Karen Lewis exemplified courage, fearlessness, Resistance, leadership, and concern for teachers and children.

Every teacher who took the bold step of striking to improve the conditions of teaching and learning in their school  stands on the shoulders of Karen Lewis. Every teacher and parent who wears Red for Ed is in the debt of this great woman.

She is our hero. She should be the hero of everyone who cares about the rights of children and the eventual triumph of the common good.

Watch here to see Karen Lewis before her illness, speaking at the first annual conference of the Network for Public Education in Austin Texas on March 1, 2024. Her speech was preceded by that of John Kuhn, superintendent of a school district in Texas. Karen starts speaking about the 14-minute mark. Both are worth watching.

I interviewed Karen Lewis at the second annual conference of the Network for Public Education in Chicago in 2015. You can see it here. 

And this is my account of how I met Karen for the first time and why I love her.

She inspires me every day. I miss her very much.






















Mercedes Schneider discovered that Oregon-based Stand for Children is pouring money into school board races in Louisiana. Why should an Oregon organization try to choose school board elections in another state? That’s the way the Disruption Movement works. The funding comes from the usual sources, none of which is based in Louisiana.

She writes:

Since 2012, hundreds of thousands of dollars has flowed into Louisiana elections from this Portland, Oregon, ed-reform organization, and when I examined the campaign finance filings for these three PACs, I discovered only two Louisiana contributors to one of the PACs, the Stand for Children LA PAC…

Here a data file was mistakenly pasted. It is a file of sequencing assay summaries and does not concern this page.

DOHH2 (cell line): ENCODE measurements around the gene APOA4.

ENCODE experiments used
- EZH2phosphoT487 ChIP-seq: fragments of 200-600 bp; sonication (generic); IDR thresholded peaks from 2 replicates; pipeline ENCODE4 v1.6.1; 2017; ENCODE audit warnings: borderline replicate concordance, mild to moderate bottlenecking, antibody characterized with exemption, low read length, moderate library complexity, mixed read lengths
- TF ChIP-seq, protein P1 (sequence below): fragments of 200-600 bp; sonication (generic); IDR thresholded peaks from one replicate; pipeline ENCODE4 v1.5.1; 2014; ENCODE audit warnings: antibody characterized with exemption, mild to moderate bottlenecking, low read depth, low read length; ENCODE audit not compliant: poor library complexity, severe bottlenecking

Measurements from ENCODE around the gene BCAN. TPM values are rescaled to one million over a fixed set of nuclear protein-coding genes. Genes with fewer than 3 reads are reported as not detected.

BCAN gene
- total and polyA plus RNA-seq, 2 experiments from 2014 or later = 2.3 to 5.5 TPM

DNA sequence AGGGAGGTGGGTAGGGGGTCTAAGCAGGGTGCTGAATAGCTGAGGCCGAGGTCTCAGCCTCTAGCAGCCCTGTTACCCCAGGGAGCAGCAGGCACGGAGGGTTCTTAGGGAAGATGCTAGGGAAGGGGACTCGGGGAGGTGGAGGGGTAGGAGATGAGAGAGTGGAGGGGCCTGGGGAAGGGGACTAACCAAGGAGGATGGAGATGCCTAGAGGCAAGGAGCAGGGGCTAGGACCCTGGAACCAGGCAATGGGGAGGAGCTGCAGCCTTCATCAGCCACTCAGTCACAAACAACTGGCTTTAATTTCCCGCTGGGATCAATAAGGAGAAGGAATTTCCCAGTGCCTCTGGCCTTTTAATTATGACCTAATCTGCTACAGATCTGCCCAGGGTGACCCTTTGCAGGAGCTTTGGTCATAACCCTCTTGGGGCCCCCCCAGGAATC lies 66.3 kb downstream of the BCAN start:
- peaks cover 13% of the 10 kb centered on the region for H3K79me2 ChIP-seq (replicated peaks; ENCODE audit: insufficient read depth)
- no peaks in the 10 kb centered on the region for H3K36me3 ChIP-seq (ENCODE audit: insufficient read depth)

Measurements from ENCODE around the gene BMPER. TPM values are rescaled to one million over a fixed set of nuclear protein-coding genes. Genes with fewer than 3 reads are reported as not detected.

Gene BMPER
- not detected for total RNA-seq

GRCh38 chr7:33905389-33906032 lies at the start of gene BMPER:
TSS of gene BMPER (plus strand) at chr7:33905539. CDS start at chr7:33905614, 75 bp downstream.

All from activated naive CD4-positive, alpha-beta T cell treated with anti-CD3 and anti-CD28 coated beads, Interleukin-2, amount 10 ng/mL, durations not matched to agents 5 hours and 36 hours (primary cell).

SFC is anti-union, pro-Common Core, pro-school choice—usual corporate-ed-reform fare. As for some of its major money: Since 2010, the Walton Family Foundation has funded SFC (via the SFC Leadership Center$4.1M, with $400,000 specifically earmarked for Louisiana.

Then, there’s the Gates funding…

It all sounds so locally-driven, so grass-rootsy.

It’s probably best to not mention that SFC in Oregon finances the show.


Once upon a time, long ago, a man named Jonah Edelman founded a group called Stand for Children. Edelman had instant credibility because he was the son of civil rights leader Marion Wright Edelman.

Somewhere, somehow, around 2009, Stand for Children decided to change its focus. So it became a grantee of the Gates Foundation and the Walton Family Foundation,  and an advocate for charter schools, high-stakes testing and test-based teacher evaluation. Gates and other billionaires gave millions to Stand to act as a pass-through.

Stand was active in Illinois, fighting against the Chicago Teachers Union. It funded pro-charter candidates in local elections such as Nashville. It was active in Massachusetts, trying to pass a referendum in 2016 to lift the state limit on charter school expansion. That referendum failed.